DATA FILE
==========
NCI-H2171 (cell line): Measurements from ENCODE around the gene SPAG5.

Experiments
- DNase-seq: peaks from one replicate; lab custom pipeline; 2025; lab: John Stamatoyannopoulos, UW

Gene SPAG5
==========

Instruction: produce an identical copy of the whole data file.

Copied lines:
NCI-H2171 (cell line): Measurements from ENCODE around the gene SPAG5.

Experiments
- DNase-seq: peaks from one replicate; lab custom pipeline; 2025; lab: John Stamatoyannopoulos, UW

Gene SPAG5